Community Voice: The Labor Day conundrum
The first day of school in Maryland has been the subject of much debate. Legislative attempts to change it have failed. That debate just intensified in August when Gov. Larry Hogan bypassed the legislature, and issued an executive order mandating that all Maryland public school systems begin school after Labor Day. Currently, all systems have this capability, but only one, Worcester County, the home to Ocean City, has exercised the option. Unfortunately, the order also mandates that schools meet their required 180 days by June 15. We have gone from difficult to practically impossible.
Why is that? Why not begin school after Labor Day and close by June 15? Simply put, it is not in the best interests of students. For decades, the school calendar has been set by local boards of education. It has been a matter of local control because local boards are best suited to make decisions for their school communities. Maryland’s 24 school systems vary significantly in population, weather, priorities and traditions.
The Cecil County Board of Education has a policy that outlines the process used to establish our calendar. An equal number of parent, student, administrator, teacher and support staff representatives are convened and charged to make a recommendation for a calendar that best supports student learning. Their recommendation comes to me as superintendent, and I take it to our locally elected school board who makes the final determination.
In Cecil County, we have listened to our constituents, and started school a full nine days later this year. Our first day this school year was Aug. 29. Other systems also set calendars in response to local needs. School calendars should prioritize student interests ahead of business needs or family vacations.
There are many factors that affect a school calendar. There must be enough time for students to receive all instruction including preparation for state assessments and national tests like Advanced Placement. Inclement weather makeup days must be built in to reduce make up time in June. Cecil teachers are paid to work a 190-day contract (10 more than students). We place the majority of these days at the beginning and end of the school year. Some occur, however, during the student year to support adult learning, and to allow for student breaks. Additionally, there are state-mandated holidays, which include Labor Day, Thanksgiving and the day after, Christmas Eve through New Year’s Day, Martin Luther King Jr. Day, Presidents Day, Good Friday, Easter Monday, Memorial Day and election days.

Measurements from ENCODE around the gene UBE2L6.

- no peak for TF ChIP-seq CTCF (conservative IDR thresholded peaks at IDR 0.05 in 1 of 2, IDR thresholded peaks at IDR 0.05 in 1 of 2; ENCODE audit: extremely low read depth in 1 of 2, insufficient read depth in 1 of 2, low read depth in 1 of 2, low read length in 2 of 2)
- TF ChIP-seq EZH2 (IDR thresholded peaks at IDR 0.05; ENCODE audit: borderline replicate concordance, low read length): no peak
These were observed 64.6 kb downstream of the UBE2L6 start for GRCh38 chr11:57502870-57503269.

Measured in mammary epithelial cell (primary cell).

There are additional considerations. Evidence shows that long breaks can affect student performance that some refer to as the “summer slide.” Some children and their families will be affected by additional daycare costs, and sadly, by less food security. In Cecil County, 45 percent of our students qualify for free and reduced meals, while that percentage rises to 50 percent statewide. In Baltimore City, it crests at 98 percent. Schools provide these students with breakfast and lunch, and this is disrupted during the summer months. These are not families taking an additional week’s vacation in Maryland’s resort towns, and will be adversely affected by this change.
The timing of Labor Day and the day when Christmas falls are critical factors in meeting this new mandate. Frankly, it will be easier to schedule in 2018 than in future years. That is, of course, unless we have a winter like 2014 when we were closed for 12 days. Similarly, when we have the latest possible Labor Day on Sept. 7, a mid-week Christmas and an election year, it will be an incredible challenge. Add in bad weather, it will be impossible to squeeze in 180 days without asking for a waiver. The June 15 ending date will force us to ask.
This is the problem. Waivers mean less days of instruction — less days of learning while our students must compete with global peers who are already in school a lot longer. That is an important reason why education leaders across the state are opposed to this change. Administrators work year-round. We are not affected by a start and end date. Children, however, are.
I believe this issue will continue to be debated, and probably challenged. In the meantime, I have asked our staff to look at all factors that affect next year’s calendar prior to our calendar committee’s work this winter. We recognize that the latest poll finds 68 percent of those surveyed currently support this change. Their reaction might be quite different when they experience what it really means. We will comply with the law whatever is decided; however, taking the calendar out of local hands will prove to be a serious mistake with an adverse impact on many of our students.
D’Ette Devine is the Cecil County Public Schools Superintendent.